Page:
In most cases, blockchain should be used if you need a distributed acknowledgment mechanism for counterparties that need to gain more trust.

Case #1

Take Lufthansa – they use blockchain for one of their POCs for spare parts. They could use a central database with a history of the spare parts. In a negative scenario, the information could change. No one says it would, or that it has happened already. But what if it could? In this case, blockchain can be used to provide notes to external parties to guarantee this does not happen.

Case # 2

Paper contracts  – if you have information to share between contracting parties, you’ll have to go through a long document flow process that can be inconvenient and complex. What about when you need an unalterable audit trail? Blockchain is perfect for these situations. You might want to automate contracts and if you want the automation to be based on unalterable rules blockchain is a good solution.

Case # 3

You could use blockchain if you want to create a new cryptocurrency, e-money or eternity faсets, all quite popular in finance right now. For example, in Switzerland, you can maintain your shareholder register in the blockchain. It’s legal and effective for other activities such as shareholder voting.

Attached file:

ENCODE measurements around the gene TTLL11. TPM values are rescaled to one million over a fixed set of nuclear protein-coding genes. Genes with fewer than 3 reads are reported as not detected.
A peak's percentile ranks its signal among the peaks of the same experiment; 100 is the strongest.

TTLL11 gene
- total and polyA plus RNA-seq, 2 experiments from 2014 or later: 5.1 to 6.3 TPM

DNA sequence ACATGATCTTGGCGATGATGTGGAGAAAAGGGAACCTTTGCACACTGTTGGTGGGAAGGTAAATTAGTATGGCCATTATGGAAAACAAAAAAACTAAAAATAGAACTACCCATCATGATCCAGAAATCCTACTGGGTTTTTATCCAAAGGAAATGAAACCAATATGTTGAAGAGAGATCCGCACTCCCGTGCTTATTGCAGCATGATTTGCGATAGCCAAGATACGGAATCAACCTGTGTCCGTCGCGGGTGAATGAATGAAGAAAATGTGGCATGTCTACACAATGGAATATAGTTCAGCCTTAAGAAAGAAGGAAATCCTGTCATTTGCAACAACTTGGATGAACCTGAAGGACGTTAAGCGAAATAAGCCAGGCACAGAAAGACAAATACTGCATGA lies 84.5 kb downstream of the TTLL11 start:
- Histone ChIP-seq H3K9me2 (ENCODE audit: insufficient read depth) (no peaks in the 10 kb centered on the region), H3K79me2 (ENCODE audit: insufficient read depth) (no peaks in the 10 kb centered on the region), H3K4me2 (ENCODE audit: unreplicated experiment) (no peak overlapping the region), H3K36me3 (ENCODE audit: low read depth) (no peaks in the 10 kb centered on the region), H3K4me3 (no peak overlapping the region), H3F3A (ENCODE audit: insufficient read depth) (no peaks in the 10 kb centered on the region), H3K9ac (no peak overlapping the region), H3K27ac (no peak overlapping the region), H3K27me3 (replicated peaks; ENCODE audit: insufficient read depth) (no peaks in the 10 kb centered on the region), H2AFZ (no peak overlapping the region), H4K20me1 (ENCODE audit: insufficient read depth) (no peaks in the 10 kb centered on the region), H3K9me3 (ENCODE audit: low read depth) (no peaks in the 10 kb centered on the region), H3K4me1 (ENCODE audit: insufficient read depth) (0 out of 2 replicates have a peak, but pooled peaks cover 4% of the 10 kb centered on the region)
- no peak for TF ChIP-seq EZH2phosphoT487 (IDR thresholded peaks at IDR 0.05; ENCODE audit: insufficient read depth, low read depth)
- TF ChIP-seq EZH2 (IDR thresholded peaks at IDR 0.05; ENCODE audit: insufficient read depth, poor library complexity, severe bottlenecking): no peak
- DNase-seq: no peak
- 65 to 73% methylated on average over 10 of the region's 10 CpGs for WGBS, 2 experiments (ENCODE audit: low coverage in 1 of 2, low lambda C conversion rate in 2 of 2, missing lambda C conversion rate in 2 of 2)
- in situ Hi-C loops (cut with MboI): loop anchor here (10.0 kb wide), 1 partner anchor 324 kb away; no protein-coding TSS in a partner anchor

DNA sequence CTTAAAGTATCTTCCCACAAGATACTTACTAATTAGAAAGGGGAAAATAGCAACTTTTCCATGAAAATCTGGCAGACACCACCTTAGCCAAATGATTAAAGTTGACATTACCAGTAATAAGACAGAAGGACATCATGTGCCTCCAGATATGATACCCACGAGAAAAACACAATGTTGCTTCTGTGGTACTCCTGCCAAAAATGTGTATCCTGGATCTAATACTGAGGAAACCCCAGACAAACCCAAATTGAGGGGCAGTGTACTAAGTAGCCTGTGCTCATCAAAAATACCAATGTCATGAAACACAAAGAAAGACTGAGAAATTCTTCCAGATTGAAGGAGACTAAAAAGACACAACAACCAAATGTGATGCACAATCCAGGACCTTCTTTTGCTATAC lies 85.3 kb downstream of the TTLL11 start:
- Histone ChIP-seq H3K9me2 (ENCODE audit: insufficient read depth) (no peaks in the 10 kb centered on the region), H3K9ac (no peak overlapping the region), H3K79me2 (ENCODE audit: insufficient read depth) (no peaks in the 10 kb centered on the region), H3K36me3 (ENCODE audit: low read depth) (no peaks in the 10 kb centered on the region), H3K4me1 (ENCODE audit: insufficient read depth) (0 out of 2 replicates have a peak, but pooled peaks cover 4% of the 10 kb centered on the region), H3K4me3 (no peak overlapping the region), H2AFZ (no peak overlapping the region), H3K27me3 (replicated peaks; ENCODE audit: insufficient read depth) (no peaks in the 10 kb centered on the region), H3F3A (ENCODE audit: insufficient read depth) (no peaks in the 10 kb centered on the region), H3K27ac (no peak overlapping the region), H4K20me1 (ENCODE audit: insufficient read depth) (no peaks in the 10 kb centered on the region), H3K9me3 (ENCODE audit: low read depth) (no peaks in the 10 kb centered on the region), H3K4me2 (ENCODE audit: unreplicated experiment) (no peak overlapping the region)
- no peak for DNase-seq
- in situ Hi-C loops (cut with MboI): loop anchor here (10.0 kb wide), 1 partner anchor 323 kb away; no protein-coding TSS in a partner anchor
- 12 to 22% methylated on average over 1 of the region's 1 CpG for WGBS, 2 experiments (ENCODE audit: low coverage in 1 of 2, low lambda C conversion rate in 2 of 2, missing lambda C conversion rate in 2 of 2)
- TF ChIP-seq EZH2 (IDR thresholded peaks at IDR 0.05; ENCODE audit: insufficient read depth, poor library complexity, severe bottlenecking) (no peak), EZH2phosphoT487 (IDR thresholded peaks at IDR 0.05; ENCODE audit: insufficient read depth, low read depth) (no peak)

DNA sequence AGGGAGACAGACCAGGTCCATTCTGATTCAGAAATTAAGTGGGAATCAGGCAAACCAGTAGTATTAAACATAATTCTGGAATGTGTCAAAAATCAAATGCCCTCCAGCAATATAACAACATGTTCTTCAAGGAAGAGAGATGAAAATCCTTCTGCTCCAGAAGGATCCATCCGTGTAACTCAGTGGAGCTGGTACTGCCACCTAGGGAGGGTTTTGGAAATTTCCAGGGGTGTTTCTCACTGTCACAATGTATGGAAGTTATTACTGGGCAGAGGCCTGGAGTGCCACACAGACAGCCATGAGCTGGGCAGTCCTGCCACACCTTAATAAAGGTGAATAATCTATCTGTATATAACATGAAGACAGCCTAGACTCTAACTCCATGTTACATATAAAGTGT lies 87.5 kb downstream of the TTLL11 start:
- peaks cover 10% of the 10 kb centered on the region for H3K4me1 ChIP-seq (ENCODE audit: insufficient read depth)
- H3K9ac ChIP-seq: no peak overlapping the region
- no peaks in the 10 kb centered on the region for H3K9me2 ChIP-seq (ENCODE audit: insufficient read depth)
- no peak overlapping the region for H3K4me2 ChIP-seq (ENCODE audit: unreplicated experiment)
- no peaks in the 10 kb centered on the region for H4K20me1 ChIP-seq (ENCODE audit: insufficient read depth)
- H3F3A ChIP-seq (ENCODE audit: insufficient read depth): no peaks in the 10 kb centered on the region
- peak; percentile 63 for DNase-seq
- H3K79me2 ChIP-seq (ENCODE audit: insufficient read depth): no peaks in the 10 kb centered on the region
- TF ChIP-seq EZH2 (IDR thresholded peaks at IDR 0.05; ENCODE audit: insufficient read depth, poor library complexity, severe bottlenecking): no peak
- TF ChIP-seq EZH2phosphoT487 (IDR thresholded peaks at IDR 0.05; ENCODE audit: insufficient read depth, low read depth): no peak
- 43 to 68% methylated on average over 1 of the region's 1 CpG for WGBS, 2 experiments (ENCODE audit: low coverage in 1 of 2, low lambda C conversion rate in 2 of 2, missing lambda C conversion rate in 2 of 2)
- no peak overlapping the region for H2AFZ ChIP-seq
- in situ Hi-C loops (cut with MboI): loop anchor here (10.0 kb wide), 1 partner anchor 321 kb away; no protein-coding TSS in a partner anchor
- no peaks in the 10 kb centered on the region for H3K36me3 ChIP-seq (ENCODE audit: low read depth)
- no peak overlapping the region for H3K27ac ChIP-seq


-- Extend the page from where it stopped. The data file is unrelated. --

Healthcare Cases

Paper documents are part of the problem when clinical data and health care data are not maintained together. This is how we could solve the problem.

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Healthcare & Life Sciences Data Exchange

There is a giant network and we cannot just publish all EHR in this global blockchain. We’ll have to fix and deanonymize data. We’ll have to go through some extreme linking and referencing. But this is not the end. If we assume that two items have been fixed, there is also no global protocol that allows us, as human beings, as current patients or future patients, to effectively collaborate with each other. This is part of a bigger problem. It’s essential for us, as human beings, to help others.

Case #1